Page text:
Christopher Hitchens and Richard Dawkins are among a number of recent so called ‘New’ Atheists aggressively promoting atheism and ridiculing religion. It raises the question of whether belief (or non-belief) in God is a private matter or should be shared with others. New Atheists and Christians both share a view that others are in ‘danger’ and desire to warn them – though of vastly different things. For Hitchens, the danger is clear in the subtitle of his book God is not great: How Religion Poisons Everything. In his chapter ‘Religion Kills’ he writes ‘Religion is not unlike racism…One version of it inspires and provokes another. Religion has been an enormous multiplier of tribal suspicion and hatred…’  For Hitchens and other ‘New’ Atheists, the world needs saving from religion.
Christians see the world’s problems resulting from a much deeper issue than religion. Historian, Alistair McGrath, pointing to efforts by states such as Soviet Russia, Communist China and the Khmer Rouge to control or forbid religion notes: ‘The 20th century gave rise to one of the greatest and most distressing paradoxes of human history: that the greatest intolerance and violence of that century were practiced by those who believed that religion caused intolerance and violence.’  Christians claim the world’s problems clearly cannot be solved by trying to eliminate religion. Our fundamental problem is more profound, not external but internal – the problem is our rebellion against God which brings alienation and fragmentation to both human relationships, and our relationship with God.
For ‘New’ Atheists, the solution is to try and ‘rescue’ the world by marginalising religion. For Christians, the solution is the ‘gospel ’ or ‘great news’ that God has made a way for human beings to be rescued through his Son Jesus Christ. The Old Testament records an account of four lepers from the besieged and starving city of Samaria coming across an abandoned army camp full of supplies outside their city. As they begin to eat and drink, they said to each other ‘We are not doing right. This is a day of good news and we are keeping it to ourselves…Let’s go at once and report this” (2 Kings 7:9). They knew there were many who could benefit from what they knew. In the same way Christians consider it is not right to keep the good news of Jesus to themselves. The angel who foretold Jesus birth said ‘I bring you good news of great joy that will be for all the people’ (Luke 2:10).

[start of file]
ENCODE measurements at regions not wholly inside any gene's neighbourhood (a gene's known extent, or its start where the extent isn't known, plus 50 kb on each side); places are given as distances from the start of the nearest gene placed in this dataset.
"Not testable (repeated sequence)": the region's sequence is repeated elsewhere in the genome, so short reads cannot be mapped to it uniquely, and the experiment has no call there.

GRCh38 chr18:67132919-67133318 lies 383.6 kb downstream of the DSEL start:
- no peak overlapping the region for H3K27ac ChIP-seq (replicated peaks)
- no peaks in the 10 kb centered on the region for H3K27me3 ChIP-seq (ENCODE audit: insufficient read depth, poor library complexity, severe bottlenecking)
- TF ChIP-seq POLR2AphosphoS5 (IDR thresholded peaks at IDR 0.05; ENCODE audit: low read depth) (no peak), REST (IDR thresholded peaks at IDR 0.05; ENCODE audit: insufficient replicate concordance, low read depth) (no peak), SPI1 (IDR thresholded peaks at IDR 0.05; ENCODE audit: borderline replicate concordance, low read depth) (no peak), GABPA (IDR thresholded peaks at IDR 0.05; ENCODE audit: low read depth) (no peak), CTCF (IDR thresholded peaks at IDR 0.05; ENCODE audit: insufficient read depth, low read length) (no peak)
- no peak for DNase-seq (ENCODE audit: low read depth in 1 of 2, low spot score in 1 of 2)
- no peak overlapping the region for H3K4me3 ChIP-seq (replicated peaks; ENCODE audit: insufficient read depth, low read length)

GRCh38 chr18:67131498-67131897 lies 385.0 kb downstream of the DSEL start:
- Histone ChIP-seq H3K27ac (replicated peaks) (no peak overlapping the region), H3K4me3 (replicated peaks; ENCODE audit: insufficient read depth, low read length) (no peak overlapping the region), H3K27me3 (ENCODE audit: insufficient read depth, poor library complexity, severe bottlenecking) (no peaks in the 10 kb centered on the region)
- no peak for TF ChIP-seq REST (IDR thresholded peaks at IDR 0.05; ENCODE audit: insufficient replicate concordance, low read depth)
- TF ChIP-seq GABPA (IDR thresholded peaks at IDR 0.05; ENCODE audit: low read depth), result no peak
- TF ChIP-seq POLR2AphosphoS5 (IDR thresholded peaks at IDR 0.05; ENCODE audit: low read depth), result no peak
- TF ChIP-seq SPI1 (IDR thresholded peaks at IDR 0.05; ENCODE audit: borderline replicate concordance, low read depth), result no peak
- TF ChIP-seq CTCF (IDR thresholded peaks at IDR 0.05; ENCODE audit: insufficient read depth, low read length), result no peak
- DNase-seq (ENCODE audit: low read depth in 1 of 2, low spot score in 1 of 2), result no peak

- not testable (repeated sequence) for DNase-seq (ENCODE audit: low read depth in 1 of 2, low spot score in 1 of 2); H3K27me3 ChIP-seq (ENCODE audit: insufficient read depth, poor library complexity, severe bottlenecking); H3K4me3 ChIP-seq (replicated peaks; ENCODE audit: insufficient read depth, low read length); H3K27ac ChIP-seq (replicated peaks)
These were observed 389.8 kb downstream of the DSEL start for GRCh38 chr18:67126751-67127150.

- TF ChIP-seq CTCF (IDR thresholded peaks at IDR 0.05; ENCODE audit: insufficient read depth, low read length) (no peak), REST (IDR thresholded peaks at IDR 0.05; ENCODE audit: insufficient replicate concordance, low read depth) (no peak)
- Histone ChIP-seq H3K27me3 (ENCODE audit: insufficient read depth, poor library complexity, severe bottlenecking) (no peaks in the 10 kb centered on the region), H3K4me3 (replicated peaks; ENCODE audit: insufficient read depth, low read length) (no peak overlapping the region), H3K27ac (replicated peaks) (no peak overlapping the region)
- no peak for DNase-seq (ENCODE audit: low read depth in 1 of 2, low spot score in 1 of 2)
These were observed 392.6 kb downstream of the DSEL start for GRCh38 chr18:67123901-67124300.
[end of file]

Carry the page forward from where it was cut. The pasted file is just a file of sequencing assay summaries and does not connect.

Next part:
So both Christians and ‘New’ Athiests seek to share their message with others. Which set of beliefs will lead adherents to be most respectful and compassionate with those to whom they differ? New Atheists are often criticised for being arrogant and disrespectful, no doubt the same charge often applies to Christians. Yet which belief system has a basis to critique such behaviour?
The apostle Peter says to Christians ‘Always be prepared to give an answer to everyone who asks you to give the reason for the hope that you have. But do this with gentleness and respect’ (1 Peter 3:15). The Bible tells Christians their message is to be shared through both the words of the gospel, and a life which is being transformed by this gospel. So a Christian who ‘wins’ an intellectual argument against an atheist, but does so arrogantly with no compassion for the one with whom they are speaking, has not properly communicated the Christian gospel.
All of us have beliefs or assumptions about who we are, what life is about, and what is most important in life. We can all grow through understanding the beliefs of others and evaluating our own assumptions. In this brief clip, athiest Penn Jillette describes why he respects Christians who want to proselytise (tell others about Jesus):
The extent to which we’ll desire to share our beliefs with others will be impacted by how great we see the danger or problem others are facing, and how convicted we are of whether there is any hope for them. Christians believe hope is found in the one person who perfectly spoke and lived the gospel – Jesus Christ.
 Hitchens, God is not great: How Religion Poisons Everything, 35-36.
 McGrath, The Twilight of Athiesm: The Rise and fall of Disbelief in the modern world, 230.